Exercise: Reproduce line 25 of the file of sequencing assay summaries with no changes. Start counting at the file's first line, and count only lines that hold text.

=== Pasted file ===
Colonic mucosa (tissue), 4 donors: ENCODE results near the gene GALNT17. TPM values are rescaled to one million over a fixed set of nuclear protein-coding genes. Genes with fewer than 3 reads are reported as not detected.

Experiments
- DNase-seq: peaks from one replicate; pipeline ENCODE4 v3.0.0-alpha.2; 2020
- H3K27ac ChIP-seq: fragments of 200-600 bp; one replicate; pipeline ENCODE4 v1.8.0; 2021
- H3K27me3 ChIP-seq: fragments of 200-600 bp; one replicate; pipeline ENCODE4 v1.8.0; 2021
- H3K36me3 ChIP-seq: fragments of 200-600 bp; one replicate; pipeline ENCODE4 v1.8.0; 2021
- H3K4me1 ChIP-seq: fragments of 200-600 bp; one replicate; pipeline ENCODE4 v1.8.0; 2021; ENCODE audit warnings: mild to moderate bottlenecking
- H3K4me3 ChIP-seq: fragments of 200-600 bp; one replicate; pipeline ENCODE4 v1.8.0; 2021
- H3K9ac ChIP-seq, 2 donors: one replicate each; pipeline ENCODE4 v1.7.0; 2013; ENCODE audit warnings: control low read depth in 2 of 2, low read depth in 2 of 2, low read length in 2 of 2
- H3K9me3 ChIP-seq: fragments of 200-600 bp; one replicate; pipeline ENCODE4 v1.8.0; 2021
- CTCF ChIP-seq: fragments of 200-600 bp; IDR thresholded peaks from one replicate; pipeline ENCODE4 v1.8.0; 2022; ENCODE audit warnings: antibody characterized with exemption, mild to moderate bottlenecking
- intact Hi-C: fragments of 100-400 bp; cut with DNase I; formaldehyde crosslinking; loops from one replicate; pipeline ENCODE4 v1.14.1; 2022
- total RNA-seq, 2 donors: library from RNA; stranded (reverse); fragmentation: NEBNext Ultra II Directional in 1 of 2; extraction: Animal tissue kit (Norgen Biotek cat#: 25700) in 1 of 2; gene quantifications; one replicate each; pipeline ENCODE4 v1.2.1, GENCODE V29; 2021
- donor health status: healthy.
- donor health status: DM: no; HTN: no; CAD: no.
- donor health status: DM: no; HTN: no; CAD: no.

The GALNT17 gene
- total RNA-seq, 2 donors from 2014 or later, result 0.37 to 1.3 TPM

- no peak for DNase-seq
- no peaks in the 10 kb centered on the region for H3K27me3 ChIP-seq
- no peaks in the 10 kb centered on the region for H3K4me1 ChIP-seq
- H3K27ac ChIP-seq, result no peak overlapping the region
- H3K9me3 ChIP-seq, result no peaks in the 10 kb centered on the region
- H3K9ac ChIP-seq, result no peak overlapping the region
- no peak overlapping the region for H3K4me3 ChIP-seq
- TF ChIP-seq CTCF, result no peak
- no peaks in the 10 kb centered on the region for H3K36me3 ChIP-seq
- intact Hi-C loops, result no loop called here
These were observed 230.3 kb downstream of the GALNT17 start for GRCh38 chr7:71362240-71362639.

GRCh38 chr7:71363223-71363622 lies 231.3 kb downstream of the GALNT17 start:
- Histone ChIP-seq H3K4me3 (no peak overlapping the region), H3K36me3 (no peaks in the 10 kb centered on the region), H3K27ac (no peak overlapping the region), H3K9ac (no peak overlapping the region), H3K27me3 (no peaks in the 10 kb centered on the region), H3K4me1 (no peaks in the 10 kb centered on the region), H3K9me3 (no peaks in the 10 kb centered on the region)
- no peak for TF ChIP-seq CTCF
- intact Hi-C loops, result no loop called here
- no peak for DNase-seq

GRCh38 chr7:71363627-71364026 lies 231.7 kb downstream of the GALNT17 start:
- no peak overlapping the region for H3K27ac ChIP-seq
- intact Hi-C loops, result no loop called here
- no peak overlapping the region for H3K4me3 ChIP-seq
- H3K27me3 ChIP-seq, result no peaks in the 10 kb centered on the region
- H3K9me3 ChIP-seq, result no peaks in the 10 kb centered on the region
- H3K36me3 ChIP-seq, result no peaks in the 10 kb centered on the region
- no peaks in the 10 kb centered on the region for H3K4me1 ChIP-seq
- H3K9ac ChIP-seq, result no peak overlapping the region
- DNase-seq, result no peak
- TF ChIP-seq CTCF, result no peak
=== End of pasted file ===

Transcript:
- no peak overlapping the region for H3K4me3 ChIP-seq